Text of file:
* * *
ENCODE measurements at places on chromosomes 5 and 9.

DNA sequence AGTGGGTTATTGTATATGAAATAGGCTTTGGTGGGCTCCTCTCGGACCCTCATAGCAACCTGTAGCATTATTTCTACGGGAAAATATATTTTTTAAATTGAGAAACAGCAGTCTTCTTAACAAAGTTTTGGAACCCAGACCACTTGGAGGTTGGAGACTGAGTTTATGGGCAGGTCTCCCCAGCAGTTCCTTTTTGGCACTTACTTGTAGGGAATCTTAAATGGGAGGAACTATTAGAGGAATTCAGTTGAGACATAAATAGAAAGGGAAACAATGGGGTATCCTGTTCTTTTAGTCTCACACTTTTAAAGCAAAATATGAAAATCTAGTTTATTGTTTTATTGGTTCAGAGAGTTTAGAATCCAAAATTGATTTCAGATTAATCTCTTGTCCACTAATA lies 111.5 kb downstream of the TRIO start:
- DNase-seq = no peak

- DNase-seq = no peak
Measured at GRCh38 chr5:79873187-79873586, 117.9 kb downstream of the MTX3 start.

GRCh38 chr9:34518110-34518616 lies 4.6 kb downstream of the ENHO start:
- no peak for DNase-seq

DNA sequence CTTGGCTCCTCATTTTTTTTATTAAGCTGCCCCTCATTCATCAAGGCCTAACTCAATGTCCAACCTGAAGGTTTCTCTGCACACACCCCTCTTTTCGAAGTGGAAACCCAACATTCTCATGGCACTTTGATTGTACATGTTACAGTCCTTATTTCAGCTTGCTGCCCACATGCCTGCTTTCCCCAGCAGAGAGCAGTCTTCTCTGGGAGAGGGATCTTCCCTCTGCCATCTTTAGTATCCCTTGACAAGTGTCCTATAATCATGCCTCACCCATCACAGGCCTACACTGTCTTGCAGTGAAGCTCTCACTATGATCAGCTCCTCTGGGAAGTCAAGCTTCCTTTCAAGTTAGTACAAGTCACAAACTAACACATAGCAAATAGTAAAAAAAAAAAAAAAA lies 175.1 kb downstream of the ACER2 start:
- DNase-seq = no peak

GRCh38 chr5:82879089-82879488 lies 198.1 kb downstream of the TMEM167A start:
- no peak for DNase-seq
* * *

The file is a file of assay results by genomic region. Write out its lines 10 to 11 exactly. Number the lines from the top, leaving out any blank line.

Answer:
GRCh38 chr5:82879089-82879488 lies 198.1 kb downstream of the TMEM167A start:
- no peak for DNase-seq